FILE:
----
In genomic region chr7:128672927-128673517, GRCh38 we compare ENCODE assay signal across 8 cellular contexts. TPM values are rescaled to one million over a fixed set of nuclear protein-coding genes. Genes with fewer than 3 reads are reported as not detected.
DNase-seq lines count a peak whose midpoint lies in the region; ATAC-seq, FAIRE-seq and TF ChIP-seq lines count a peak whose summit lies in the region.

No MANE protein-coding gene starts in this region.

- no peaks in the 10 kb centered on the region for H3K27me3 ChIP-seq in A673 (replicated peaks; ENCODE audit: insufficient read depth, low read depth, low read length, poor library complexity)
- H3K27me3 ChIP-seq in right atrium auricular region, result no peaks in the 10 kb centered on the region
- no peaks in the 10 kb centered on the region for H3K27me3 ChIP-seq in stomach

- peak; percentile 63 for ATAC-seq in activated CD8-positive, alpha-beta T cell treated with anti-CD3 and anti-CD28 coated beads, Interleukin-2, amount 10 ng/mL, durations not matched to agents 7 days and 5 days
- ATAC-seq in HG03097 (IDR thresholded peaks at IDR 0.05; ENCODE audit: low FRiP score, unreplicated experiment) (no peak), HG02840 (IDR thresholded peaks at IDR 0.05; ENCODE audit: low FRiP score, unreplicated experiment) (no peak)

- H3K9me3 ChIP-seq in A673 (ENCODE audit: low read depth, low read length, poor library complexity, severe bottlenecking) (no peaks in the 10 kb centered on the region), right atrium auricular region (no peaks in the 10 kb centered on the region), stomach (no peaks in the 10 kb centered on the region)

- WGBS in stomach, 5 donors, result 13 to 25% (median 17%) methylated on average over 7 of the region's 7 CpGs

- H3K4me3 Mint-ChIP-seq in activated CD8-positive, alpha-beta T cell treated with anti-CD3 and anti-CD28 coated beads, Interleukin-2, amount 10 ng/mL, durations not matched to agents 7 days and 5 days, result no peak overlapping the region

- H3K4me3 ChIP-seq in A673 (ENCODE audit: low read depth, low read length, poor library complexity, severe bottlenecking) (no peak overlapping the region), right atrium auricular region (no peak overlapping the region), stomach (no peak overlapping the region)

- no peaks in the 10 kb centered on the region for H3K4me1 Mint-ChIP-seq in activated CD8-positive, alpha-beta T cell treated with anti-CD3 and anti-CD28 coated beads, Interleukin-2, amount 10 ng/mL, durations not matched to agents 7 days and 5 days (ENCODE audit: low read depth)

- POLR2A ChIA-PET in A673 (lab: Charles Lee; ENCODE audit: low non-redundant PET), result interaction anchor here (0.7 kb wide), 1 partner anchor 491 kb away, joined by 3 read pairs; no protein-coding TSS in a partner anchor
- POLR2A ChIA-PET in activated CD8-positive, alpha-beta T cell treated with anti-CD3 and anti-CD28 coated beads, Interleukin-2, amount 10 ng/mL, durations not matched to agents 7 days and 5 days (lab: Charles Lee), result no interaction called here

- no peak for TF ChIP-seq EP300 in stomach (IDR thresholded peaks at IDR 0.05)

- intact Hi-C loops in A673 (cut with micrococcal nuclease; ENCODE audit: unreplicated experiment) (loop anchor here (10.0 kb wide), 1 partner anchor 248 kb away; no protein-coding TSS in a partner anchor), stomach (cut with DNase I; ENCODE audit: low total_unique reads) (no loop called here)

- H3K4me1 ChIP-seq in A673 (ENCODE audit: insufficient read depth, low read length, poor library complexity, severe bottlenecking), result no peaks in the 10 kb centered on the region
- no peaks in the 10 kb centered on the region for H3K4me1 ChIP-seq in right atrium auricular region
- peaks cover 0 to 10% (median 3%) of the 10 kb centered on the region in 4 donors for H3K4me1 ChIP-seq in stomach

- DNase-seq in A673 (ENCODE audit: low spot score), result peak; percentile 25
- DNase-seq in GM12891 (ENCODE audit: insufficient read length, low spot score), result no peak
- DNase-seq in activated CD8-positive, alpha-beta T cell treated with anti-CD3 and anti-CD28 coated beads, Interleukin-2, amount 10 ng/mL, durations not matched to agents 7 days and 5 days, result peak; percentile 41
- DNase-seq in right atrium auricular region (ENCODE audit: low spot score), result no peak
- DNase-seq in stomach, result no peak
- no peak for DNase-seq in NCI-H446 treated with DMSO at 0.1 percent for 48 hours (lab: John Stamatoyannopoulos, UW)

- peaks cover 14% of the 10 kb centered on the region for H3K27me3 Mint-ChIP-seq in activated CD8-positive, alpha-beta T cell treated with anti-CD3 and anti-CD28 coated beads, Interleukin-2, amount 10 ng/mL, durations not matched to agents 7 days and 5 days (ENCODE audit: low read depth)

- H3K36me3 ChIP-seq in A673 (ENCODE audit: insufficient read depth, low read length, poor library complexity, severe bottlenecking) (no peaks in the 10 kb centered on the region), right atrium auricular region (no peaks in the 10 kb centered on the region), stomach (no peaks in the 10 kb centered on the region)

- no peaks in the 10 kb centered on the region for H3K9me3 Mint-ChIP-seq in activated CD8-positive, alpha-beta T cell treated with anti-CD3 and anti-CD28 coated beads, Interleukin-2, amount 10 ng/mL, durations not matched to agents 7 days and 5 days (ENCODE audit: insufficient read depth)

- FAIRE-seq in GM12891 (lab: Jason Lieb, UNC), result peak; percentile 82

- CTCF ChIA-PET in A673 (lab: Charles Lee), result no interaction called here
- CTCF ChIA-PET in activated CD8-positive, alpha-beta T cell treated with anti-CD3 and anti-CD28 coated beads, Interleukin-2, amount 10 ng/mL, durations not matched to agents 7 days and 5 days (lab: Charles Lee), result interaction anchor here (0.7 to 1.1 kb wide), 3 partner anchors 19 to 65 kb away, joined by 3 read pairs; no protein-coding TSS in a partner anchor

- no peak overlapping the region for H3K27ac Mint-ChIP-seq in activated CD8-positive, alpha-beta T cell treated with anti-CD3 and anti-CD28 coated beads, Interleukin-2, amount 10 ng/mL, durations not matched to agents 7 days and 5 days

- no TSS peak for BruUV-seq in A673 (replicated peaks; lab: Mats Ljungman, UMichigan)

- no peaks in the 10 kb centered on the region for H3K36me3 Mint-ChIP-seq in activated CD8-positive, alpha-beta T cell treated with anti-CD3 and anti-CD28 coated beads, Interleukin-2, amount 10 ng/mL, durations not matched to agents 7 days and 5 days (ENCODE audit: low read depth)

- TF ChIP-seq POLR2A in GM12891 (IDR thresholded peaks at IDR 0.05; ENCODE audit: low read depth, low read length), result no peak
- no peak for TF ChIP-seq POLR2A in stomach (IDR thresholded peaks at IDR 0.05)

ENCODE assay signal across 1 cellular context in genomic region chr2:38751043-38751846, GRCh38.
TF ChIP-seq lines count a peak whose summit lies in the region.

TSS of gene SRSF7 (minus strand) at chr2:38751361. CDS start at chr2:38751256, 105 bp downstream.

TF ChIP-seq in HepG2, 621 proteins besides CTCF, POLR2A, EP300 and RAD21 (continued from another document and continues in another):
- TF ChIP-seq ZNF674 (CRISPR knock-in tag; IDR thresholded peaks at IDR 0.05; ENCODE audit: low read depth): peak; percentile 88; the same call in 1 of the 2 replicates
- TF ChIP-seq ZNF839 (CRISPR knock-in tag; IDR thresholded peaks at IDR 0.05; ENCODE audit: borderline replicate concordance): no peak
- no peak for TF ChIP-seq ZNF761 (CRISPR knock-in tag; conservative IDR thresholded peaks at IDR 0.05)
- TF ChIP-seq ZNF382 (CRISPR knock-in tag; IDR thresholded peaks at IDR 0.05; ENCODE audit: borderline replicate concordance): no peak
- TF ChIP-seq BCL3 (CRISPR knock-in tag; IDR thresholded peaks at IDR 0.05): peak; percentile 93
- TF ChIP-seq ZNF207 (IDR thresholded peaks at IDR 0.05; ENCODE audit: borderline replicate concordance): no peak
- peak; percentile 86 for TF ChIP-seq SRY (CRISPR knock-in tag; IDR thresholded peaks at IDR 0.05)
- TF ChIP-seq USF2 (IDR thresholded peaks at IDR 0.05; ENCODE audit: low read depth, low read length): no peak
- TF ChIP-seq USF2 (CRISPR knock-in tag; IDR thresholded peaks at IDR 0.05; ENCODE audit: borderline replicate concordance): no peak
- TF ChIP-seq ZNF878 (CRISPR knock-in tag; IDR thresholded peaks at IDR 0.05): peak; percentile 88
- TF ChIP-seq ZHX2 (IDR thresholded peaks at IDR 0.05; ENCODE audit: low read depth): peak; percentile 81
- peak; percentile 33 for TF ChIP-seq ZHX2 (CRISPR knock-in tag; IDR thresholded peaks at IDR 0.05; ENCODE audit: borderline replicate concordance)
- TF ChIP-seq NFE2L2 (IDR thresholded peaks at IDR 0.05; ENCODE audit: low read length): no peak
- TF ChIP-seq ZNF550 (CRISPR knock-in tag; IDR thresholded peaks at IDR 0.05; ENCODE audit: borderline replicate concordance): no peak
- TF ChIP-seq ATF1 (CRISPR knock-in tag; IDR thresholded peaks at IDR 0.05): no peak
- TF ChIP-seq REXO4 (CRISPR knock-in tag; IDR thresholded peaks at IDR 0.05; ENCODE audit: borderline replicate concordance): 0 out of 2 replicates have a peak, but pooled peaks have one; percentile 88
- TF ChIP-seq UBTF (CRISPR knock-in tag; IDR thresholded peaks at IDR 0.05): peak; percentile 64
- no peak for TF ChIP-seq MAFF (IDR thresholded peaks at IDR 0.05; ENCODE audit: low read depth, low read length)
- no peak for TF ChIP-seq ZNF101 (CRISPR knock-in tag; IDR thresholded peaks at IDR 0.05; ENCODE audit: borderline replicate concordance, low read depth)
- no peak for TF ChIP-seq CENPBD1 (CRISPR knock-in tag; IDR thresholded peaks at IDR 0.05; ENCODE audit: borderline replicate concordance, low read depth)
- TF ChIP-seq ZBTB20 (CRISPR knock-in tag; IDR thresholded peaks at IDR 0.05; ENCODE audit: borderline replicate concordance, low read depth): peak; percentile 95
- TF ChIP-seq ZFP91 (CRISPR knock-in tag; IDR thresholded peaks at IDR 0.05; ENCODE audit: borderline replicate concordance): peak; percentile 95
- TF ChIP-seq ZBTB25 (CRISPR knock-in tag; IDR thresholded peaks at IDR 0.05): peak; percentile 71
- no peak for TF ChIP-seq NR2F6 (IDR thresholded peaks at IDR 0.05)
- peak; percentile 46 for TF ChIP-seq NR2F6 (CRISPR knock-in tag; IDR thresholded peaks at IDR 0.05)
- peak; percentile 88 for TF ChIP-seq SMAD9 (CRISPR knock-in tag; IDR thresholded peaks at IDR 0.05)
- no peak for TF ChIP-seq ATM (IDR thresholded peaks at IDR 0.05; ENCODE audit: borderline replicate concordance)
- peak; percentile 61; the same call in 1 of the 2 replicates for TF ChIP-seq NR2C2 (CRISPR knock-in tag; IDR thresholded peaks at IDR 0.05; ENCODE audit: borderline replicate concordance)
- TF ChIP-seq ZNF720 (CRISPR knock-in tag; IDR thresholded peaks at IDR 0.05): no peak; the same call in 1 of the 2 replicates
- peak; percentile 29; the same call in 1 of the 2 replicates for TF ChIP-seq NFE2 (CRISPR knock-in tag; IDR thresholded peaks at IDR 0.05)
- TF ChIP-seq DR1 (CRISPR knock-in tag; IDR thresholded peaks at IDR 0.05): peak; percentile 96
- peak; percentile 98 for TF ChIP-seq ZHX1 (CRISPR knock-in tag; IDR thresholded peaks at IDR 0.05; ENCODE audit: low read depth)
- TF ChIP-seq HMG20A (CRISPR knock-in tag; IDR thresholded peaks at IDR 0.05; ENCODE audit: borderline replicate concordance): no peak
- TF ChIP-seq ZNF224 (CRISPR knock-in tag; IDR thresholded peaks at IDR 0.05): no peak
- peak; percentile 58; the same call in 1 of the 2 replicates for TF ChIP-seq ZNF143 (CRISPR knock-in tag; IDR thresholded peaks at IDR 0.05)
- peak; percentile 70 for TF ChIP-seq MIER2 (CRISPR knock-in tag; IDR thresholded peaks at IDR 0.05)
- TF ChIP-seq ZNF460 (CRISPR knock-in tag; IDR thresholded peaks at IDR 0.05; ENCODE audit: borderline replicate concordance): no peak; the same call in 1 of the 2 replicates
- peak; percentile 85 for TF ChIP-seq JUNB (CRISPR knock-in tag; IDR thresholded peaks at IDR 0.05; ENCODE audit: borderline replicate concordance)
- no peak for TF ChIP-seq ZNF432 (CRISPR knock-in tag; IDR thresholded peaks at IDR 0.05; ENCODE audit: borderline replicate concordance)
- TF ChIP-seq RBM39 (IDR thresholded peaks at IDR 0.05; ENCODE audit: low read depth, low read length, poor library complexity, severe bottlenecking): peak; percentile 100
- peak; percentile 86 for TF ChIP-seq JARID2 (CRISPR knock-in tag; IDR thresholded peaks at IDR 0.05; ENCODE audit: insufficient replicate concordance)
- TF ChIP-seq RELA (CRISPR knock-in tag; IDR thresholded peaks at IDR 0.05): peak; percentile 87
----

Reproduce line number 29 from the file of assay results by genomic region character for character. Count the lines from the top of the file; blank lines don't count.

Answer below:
- no peaks in the 10 kb centered on the region for H3K9me3 Mint-ChIP-seq in activated CD8-positive, alpha-beta T cell treated with anti-CD3 and anti-CD28 coated beads, Interleukin-2, amount 10 ng/mL, durations not matched to agents 7 days and 5 days (ENCODE audit: insufficient read depth)